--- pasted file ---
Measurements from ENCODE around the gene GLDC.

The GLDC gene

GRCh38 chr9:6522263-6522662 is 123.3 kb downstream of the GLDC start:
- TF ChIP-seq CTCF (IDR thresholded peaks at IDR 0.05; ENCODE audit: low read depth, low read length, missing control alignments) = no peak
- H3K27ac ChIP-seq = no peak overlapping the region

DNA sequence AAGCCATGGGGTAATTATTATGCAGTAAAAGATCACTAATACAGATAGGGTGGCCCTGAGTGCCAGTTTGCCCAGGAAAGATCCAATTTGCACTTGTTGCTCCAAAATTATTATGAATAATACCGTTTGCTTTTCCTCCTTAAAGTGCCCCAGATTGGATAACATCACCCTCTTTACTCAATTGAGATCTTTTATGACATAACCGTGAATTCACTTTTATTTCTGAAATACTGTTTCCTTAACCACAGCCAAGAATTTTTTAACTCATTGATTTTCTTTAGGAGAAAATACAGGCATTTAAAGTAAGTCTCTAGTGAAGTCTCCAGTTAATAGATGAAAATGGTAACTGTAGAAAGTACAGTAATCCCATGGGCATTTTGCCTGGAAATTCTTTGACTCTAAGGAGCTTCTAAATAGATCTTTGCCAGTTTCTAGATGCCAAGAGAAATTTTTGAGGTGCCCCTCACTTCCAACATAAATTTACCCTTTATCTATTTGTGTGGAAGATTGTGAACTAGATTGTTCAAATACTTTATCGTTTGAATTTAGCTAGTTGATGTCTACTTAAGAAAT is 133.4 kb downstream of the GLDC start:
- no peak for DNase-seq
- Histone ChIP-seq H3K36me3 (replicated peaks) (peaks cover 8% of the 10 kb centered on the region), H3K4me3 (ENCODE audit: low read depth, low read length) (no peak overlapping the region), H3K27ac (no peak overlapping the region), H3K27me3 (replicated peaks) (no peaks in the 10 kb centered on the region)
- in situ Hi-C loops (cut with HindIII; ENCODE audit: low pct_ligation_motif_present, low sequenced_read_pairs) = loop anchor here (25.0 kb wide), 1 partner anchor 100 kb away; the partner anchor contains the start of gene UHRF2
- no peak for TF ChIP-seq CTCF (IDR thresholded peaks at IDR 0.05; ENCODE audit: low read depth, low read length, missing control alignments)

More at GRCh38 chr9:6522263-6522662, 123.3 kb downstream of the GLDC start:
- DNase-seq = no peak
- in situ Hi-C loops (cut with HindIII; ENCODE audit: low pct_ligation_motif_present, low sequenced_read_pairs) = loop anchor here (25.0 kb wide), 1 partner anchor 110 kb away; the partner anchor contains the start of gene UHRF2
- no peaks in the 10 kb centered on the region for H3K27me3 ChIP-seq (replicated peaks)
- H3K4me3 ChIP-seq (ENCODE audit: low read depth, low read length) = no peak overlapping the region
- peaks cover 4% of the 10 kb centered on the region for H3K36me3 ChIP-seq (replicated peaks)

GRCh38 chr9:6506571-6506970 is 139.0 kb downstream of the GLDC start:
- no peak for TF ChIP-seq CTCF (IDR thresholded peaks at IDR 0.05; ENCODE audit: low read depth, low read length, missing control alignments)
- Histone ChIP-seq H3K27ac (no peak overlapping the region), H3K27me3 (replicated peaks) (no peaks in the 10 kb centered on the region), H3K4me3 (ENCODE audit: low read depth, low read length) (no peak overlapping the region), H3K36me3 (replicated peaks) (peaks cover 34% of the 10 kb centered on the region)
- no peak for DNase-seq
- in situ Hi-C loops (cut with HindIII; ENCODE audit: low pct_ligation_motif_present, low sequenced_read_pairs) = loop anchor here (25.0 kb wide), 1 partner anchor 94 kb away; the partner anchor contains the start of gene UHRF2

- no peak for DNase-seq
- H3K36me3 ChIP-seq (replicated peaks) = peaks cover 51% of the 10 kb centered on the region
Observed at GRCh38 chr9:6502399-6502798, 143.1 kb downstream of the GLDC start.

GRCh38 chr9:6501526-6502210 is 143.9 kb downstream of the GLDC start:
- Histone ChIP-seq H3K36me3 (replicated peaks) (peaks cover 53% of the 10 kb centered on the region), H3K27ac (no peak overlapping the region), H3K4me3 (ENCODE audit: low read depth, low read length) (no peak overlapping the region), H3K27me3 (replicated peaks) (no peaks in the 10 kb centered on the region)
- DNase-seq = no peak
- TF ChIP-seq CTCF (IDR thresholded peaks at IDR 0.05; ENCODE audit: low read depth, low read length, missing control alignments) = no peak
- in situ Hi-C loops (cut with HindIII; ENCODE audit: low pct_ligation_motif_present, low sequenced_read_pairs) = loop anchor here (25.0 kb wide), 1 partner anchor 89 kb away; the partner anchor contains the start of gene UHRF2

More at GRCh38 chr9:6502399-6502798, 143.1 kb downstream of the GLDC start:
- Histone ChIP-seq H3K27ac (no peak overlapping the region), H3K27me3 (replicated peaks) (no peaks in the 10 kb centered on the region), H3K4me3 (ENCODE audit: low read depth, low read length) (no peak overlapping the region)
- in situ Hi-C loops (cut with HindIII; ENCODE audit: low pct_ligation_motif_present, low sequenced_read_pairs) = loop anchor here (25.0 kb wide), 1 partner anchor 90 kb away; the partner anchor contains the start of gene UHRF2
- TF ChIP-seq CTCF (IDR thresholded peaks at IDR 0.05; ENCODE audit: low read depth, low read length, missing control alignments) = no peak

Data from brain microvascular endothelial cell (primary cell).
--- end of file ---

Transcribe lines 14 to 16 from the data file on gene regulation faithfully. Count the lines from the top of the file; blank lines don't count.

- no peaks in the 10 kb centered on the region for H3K27me3 ChIP-seq (replicated peaks)
- H3K4me3 ChIP-seq (ENCODE audit: low read depth, low read length) = no peak overlapping the region
- peaks cover 4% of the 10 kb centered on the region for H3K36me3 ChIP-seq (replicated peaks)